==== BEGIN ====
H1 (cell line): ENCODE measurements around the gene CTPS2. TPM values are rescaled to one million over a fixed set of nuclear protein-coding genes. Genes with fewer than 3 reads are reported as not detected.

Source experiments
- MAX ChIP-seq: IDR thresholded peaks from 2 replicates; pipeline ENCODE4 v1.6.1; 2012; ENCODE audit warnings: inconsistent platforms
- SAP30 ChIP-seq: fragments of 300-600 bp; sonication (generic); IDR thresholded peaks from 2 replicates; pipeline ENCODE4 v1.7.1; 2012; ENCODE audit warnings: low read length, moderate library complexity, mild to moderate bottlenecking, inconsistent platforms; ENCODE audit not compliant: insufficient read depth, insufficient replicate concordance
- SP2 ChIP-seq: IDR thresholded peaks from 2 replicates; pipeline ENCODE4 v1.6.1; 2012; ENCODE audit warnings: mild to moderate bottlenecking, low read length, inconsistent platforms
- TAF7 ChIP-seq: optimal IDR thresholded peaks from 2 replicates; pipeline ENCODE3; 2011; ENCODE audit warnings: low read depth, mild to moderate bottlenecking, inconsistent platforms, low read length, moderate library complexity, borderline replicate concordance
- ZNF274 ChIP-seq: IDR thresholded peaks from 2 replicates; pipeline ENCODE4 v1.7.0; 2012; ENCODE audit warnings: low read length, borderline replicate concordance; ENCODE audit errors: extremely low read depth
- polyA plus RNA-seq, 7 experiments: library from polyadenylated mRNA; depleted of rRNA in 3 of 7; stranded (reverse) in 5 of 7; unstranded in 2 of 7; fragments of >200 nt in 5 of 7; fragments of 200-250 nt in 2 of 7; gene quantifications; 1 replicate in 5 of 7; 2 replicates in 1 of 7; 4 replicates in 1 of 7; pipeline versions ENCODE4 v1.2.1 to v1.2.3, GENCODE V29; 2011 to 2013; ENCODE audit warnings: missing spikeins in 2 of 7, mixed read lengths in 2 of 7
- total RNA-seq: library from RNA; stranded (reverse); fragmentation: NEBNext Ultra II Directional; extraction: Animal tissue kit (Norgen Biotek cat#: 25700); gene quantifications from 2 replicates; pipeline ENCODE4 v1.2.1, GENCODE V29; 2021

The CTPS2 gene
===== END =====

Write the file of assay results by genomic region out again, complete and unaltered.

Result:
H1 (cell line): ENCODE measurements around the gene CTPS2. TPM values are rescaled to one million over a fixed set of nuclear protein-coding genes. Genes with fewer than 3 reads are reported as not detected.

Source experiments
- MAX ChIP-seq: IDR thresholded peaks from 2 replicates; pipeline ENCODE4 v1.6.1; 2012; ENCODE audit warnings: inconsistent platforms
- SAP30 ChIP-seq: fragments of 300-600 bp; sonication (generic); IDR thresholded peaks from 2 replicates; pipeline ENCODE4 v1.7.1; 2012; ENCODE audit warnings: low read length, moderate library complexity, mild to moderate bottlenecking, inconsistent platforms; ENCODE audit not compliant: insufficient read depth, insufficient replicate concordance
- SP2 ChIP-seq: IDR thresholded peaks from 2 replicates; pipeline ENCODE4 v1.6.1; 2012; ENCODE audit warnings: mild to moderate bottlenecking, low read length, inconsistent platforms
- TAF7 ChIP-seq: optimal IDR thresholded peaks from 2 replicates; pipeline ENCODE3; 2011; ENCODE audit warnings: low read depth, mild to moderate bottlenecking, inconsistent platforms, low read length, moderate library complexity, borderline replicate concordance
- ZNF274 ChIP-seq: IDR thresholded peaks from 2 replicates; pipeline ENCODE4 v1.7.0; 2012; ENCODE audit warnings: low read length, borderline replicate concordance; ENCODE audit errors: extremely low read depth
- polyA plus RNA-seq, 7 experiments: library from polyadenylated mRNA; depleted of rRNA in 3 of 7; stranded (reverse) in 5 of 7; unstranded in 2 of 7; fragments of >200 nt in 5 of 7; fragments of 200-250 nt in 2 of 7; gene quantifications; 1 replicate in 5 of 7; 2 replicates in 1 of 7; 4 replicates in 1 of 7; pipeline versions ENCODE4 v1.2.1 to v1.2.3, GENCODE V29; 2011 to 2013; ENCODE audit warnings: missing spikeins in 2 of 7, mixed read lengths in 2 of 7
- total RNA-seq: library from RNA; stranded (reverse); fragmentation: NEBNext Ultra II Directional; extraction: Animal tissue kit (Norgen Biotek cat#: 25700); gene quantifications from 2 replicates; pipeline ENCODE4 v1.2.1, GENCODE V29; 2021

The CTPS2 gene